The Life Participation Approach to Aphasia (LPAA) was created because loneliness, social isolation, depression and lack of participation in interactions and activities of choice continue to be significant problems for people living with aphasia.
What LPAA Offers
Throughout the healthcare continuum and beyond, real life communication is the goal. From the 911 call forward, the LPAA is an essential service approach positively impacting how a person with aphasia navigates their environment, life situation, personal identity, attitude and feelings, and language impairment.
The LPAA is the gateway to helping other vulnerable populations who know more than they can say. Healthcare professionals, businesses, and communities serving non-native speakers, hard of hearing, and others with language barriers can benefit from the LPAA strategies. Doing so will improve two key challenges: creating a communicatively accessible environment and interacting with communication-impaired people.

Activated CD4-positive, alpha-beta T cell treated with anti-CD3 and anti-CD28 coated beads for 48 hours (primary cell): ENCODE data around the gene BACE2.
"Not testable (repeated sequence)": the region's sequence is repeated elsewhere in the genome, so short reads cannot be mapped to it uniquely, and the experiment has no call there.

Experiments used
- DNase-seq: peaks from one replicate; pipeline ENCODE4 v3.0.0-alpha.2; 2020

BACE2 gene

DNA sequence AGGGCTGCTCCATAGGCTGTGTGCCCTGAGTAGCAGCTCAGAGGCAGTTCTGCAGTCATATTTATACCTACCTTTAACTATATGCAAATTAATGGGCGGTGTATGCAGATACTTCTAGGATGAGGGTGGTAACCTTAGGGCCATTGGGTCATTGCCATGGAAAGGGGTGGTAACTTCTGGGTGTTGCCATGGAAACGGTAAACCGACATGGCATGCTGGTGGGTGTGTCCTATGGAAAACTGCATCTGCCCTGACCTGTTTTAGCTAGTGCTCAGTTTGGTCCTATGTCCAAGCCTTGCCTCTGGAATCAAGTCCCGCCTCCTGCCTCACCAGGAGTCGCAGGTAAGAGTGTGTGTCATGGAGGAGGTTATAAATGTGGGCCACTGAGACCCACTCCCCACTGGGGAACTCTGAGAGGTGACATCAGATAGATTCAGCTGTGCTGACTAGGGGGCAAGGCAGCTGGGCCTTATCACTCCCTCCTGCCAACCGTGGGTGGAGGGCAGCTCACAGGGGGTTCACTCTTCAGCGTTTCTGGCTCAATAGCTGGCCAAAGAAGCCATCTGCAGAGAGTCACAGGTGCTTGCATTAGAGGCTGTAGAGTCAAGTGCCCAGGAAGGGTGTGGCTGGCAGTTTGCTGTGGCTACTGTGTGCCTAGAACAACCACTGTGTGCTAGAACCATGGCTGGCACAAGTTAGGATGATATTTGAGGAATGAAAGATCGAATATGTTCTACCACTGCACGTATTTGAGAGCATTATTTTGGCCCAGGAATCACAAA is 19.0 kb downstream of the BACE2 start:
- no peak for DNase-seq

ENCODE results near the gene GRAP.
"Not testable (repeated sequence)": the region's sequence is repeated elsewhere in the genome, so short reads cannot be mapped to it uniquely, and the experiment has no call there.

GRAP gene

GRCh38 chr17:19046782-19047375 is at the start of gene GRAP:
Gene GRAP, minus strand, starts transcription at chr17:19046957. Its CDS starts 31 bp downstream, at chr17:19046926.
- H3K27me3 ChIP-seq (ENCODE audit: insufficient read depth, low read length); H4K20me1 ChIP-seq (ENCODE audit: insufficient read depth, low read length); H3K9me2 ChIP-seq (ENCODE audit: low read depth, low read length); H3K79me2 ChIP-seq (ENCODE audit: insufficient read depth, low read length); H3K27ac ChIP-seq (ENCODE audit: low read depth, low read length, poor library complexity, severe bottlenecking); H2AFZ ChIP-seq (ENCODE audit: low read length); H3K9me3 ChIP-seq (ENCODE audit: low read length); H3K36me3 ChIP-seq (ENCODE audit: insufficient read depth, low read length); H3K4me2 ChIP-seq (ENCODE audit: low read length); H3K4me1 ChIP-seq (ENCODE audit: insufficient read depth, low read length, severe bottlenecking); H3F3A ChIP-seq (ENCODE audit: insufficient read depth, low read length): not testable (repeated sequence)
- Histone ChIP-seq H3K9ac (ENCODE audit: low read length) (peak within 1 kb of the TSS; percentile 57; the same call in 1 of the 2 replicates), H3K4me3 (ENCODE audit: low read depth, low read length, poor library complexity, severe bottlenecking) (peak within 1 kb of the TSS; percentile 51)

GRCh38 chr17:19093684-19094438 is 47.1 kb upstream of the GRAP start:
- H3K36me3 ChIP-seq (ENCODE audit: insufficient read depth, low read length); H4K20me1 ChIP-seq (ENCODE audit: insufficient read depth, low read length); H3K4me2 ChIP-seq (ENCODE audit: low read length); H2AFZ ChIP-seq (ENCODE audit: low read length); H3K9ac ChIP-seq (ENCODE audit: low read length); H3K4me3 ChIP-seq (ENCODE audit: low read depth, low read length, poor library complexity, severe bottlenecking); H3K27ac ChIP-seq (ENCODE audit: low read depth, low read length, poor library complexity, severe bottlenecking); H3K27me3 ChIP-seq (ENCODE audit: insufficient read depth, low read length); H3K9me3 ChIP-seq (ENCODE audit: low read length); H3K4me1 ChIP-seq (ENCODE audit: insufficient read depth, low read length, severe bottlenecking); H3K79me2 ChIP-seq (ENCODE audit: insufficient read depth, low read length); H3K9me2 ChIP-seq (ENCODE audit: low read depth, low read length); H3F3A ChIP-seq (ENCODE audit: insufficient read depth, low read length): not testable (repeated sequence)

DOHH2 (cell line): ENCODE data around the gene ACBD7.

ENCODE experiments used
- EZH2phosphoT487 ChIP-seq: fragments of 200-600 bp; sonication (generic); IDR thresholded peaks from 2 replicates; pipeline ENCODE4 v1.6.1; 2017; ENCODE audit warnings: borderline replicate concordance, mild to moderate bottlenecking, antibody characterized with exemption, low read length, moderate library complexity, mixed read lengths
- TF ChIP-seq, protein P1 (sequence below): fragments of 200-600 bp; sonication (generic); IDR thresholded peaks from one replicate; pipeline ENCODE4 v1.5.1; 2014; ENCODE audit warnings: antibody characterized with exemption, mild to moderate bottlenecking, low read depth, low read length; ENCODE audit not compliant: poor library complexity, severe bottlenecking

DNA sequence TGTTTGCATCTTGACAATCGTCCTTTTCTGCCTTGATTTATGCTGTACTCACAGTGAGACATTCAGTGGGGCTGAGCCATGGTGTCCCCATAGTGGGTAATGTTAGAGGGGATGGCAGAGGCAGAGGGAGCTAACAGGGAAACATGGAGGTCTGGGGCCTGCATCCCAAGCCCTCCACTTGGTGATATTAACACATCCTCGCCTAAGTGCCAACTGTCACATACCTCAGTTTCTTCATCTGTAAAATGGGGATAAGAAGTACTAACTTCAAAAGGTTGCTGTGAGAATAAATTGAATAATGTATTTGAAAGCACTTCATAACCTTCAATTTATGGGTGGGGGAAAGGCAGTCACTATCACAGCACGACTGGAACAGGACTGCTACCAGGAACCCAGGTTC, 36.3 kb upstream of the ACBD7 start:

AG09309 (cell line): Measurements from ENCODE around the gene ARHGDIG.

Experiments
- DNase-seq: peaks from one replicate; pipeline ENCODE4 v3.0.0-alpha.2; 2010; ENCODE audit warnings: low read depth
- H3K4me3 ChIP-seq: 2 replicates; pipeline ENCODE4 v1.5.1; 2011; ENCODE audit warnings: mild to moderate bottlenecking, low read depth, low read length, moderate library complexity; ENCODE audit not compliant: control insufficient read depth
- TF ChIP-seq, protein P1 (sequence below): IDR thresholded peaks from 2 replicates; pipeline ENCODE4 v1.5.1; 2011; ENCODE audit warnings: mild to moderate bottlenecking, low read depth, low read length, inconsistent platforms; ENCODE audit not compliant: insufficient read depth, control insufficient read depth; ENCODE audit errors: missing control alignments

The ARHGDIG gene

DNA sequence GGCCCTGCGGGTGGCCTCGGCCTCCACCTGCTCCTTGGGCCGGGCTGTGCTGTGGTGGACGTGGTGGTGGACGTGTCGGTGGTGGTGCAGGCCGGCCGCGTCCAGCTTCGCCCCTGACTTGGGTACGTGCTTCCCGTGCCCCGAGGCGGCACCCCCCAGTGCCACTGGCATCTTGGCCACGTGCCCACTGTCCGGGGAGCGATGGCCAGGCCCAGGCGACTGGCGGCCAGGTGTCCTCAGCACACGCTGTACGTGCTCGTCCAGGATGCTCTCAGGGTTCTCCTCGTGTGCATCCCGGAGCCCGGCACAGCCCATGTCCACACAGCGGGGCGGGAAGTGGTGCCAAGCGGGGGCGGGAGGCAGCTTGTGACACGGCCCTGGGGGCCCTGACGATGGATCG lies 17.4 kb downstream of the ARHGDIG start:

The LPAA fulfills medicine’s movement towards a biopsychosocial, patient-centered care approach.
LPAA's Roadmap For Hospitals
The LPAA helps hospital staff embed effective communication practices as mandated by the Joint Commission on Accreditation of Healthcare Organizations in their Roadmap for Hospitals
Living With Aphasia
The LPAA draws from the World Health Organization (WHO) International Classification of Functioning, Disability and Health (WHO ICF, 2001).
The LPAA concurs that participation in life, social relationships and life quality are the ultimate targets of health and rehabilitation.
Did you know?
New data now includes aphasia prevalence estimates across stroke, traumatic brain injury, and brain tumor. The estimated U.S. prevalence of aphasia for these etiologies ranges from about 2.5 million to 4 million people.